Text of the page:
The Best Actress Oscar went to Ingrid Bergman for Gaslight. Bergman was a three-time Academy Award-winning and two-time Emmy Award-winning Swedish actress. She also won the Tony Award for Best Actress in the first Tony Award ceremony in 1947. She is ranked as the fourth greatest female star of all time by the American Film Institute. While still in Sweden, on July 10, 1937, at the age of 21, she married a dentist, Petter Lindström (who would later become a neurosurgeon). On September 20, 1938, she gave birth to a daughter, Pia Lindström. After a dozen films in Sweden (including En kvinnas ansikte which would later be remade as A Woman's Face with Joan Crawford) and one in Germany, Bergman was signed by Hollywood producer David O. Selznick to star in the 1939 English language remake of her 1936 Swedish language film, Intermezzo. It was an enormous success and Bergman became a star, described as "Sweden's illustrious gift to Hollywood". After completing one last film in Sweden and appearing in three moderately successful films in the United States, Bergman joined Humphrey Bogart in the 1942 classic film Casablanca, which remains her best known role. That same year, she received her first Academy Award nomination for Best Actress for For Whom the Bell Tolls (1943), which was also her first color film. The following year, she won the Academy Award for Best Actress for Gaslight. After losing to her for the 1944 Best Actress Academy Award, Barbara Stanwyck told the press she was a "member of The Ingrid Bergman Fan Club". She received a third consecutive nomination for Best Actress with her performance as a nun in The Bells of St. Mary's (1945). Bergman had been considered for the role of Mother Maria-Veronica in 1944's The Keys of the Kingdom, but the part ultimately went to Rose Stradner, who was then the wife of the film's producer, Joseph Mankiewicz. Later, she would receive another Best Actress nomination for Joan of Arc (1948), an independent film produced by Walter Wanger and initially released through RKO. Bergman had championed the role since her arrival in Hollywood. Bergman starred in the Alfred Hitchcock films Spellbound (1945), Notorious (1946), and Under Capricorn (1949). In 1949, Bergman met Italian director Roberto Rossellini in order to make the film Stromboli (1950), after having been a fan of two of his previous films that she had seen while in the United States. During the making of this movie, she fell in love with him and became pregnant with a son, Roberto Ingmar Rossellini (born February 7, 1950).The pregnancy caused a huge scandal in the United States. The scandal forced Ingrid Bergman to exile herself to Italy, leaving her husband and daughter in the United States. Her husband, Dr. Petter Lindström, eventually sued for desertion and waged a custody battle for their daughter. Ingrid Bergman married Roberto Rossellini on May 24, 1950. On June 18, 1952, she gave birth to twin daughters, Isabella Rossellini who is a famous actress and model, and Isotta Ingrid Rossellini. Over the next few years, she appeared in several Italian films for Rossellini, Their marriage ended in divorce on November 7, 1957. After separating from Rossellini, she starred in Jean Renoir's Elena and Her Men (Elena et les Hommes, 1956), a romantic comedy where she played a Polish princess caught in political intrigue. Although the film wasn't a success, it has since come to be regarded as one of her best performances. During her time in Italy, anger over her private life had continued unabated in the United States. With her starring role in 1956's Anastasia, Bergman made a triumphant return to the American screen and won the Academy Award for Best Actress for a second time. The award was accepted for her by her friend Cary Grant. Bergman would not make her first post-scandal public appearance in Hollywood until the 1958 Academy Awards, when she was the presenter of the Academy Award for Best Picture. Furthermore, after being introduced by Cary Grant and walking out on stage to present, she was given a standing ovation.Bergman received her third Academy Award (and first for Best Supporting Actress) for her performance in Murder on the Orient Express (1974), but she publicly declared at the Academy Awards telecast that year that the award rightfully belonged to Italian actress Valentina Cortese for Day for Night. In 1978, she played in Ingmar Bergman's Höstsonaten (Autumn Sonata) for which she received her seventh Academy Award nomination and made her final performance on the big screen. In the film, Bergman plays a celebrity pianist who returns to Sweden to visit her neglected daughter, played by Liv Ullmann. The film was shot in Norway. It is considered by many to be among her best performances. She was honored posthumously with her second Emmy Award for Best Actress in 1982 for the television mini-series A Woman Called Golda, about the late Israeli prime minister Golda Meir. It was her final acting role.Ingrid Bergman died in 1982 on her 67th birthday in London, England, following a long battle with breast cancer. Her body was cremated in Sweden. Most of her ashes were scattered in the sea with the remainder being interred in the Norra begravningsplatsen in Stockholm next to her parents. A single violin played the song "As Time Goes By", the theme from Casablanca, recalling her most famous role, that of Ilsa Lund.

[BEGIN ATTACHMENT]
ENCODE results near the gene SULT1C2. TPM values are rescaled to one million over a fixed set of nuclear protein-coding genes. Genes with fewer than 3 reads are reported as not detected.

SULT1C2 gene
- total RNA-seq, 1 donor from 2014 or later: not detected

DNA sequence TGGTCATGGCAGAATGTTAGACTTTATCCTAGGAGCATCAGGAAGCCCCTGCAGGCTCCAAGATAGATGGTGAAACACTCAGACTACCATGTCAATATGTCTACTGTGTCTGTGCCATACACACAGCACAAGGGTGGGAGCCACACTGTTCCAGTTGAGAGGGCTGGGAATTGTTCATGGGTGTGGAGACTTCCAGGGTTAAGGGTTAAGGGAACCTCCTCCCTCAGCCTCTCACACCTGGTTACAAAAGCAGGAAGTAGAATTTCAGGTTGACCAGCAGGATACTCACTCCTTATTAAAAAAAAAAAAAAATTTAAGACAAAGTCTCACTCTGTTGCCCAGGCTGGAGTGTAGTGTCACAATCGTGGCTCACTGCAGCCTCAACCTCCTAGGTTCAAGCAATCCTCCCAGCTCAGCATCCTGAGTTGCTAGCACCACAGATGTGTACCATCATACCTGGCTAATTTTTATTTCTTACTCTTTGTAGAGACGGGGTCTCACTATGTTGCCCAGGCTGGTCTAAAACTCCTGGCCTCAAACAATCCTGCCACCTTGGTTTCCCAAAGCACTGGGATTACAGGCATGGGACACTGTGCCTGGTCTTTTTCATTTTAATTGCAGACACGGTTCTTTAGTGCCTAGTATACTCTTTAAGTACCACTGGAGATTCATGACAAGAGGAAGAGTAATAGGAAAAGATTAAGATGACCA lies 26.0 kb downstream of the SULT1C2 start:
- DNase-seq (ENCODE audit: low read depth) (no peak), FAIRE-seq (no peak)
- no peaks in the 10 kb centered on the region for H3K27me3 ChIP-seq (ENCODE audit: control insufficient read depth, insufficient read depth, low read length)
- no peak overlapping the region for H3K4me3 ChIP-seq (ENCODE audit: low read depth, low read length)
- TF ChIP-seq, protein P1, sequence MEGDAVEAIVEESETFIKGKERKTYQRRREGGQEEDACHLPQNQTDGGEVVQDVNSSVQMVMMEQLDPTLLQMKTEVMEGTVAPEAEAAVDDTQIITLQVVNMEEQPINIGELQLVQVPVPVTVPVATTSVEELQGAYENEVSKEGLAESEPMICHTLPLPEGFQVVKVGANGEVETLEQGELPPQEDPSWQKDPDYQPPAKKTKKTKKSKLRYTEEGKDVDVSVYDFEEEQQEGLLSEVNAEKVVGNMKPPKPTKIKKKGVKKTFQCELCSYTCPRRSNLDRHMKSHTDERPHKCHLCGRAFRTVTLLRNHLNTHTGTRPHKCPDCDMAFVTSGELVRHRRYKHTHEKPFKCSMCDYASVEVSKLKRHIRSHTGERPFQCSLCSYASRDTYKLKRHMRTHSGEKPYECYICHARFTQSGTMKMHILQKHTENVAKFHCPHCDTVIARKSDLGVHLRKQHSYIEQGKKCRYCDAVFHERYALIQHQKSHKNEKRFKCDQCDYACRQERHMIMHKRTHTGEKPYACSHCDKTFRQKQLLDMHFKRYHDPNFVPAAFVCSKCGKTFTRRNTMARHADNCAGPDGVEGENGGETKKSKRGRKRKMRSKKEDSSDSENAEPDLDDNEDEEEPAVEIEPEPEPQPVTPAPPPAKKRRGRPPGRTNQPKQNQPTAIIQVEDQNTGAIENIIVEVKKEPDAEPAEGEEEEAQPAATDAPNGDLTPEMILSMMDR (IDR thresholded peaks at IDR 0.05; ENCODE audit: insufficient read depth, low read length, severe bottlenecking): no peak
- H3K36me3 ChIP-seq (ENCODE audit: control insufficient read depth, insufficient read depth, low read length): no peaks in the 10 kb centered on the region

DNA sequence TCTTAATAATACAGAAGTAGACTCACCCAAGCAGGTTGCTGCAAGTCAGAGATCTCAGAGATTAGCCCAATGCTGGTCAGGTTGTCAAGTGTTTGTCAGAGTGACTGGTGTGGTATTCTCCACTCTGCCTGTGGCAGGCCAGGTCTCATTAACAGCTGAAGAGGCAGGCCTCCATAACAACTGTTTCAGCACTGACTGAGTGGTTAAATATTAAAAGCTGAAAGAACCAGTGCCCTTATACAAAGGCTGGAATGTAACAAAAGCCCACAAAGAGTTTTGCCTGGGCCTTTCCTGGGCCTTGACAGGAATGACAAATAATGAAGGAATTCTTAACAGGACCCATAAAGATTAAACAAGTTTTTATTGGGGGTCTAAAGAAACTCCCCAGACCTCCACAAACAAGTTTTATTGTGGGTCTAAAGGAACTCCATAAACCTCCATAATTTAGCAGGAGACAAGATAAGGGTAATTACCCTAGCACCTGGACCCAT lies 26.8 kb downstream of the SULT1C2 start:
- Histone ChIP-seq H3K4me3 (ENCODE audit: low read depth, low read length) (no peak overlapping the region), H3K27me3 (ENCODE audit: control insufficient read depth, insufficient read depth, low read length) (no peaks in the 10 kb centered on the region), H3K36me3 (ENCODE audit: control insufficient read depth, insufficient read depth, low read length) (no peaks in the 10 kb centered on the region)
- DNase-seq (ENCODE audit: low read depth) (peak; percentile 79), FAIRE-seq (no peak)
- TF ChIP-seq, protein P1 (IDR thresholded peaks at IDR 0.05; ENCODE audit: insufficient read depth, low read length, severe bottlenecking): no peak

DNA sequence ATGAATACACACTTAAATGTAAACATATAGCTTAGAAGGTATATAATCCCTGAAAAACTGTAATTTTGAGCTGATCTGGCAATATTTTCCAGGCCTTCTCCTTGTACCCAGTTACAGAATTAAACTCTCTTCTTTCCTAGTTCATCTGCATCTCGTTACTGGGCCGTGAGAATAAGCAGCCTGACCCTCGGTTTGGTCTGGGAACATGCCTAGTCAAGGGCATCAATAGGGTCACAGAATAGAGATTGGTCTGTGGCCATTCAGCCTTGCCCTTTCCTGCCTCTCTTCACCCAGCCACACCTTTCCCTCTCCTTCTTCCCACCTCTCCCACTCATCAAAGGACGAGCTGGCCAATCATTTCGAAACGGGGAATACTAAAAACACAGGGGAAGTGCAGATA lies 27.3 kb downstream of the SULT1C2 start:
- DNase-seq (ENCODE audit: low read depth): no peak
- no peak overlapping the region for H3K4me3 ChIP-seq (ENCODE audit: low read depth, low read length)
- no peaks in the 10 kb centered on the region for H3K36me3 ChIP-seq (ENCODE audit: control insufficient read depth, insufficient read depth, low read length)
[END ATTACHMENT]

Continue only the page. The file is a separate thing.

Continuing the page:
The Best Supporting Actress Oscar went to Ethel Barrymore, the sister of actors John and Lionel. Ethel Barrymore was a highly regarded stage actress in New York City and a major Broadway performer. Many today consider her to be the greatest actress of her generation. She made her first motion picture in 1914 and in the 1940s, she moved to Hollywood and started working in motion pictures. The only two films that featured all three siblings, Ethel, John and Lionel Barrymore, were National Red Cross Pageant (1917) & Rasputin and the Empress (1932). She won the Oscar for Best Supporting Actress for her role in the 1944 film None but the Lonely Heart opposite Cary Grant, but made plain that she was not overly impressed by it. On March 22, 2007, her Oscar was offered for sale on eBay. She made such other classic films as The Spiral Staircase (1946) directed by Robert Siodmak, The Paradine Case (1947) directed by Alfred Hitchcock, Portrait of Jennie (1948), Pinky (1949), and Kind Lady (1951). Her last film appearance was in Johnny Trouble (1957). She also made a number of television appearances in the 1950s. Ethel married Russell Griswold Colt on March 14, 1909; they divorced in 1923. A devout Roman Catholic, she never remarried.Ethel Barrymore died of cardiovascular disease, following a long battle with a heart condition in 1959 at her home in Hollywood, aged 79. She was two months shy of her 80th birthday.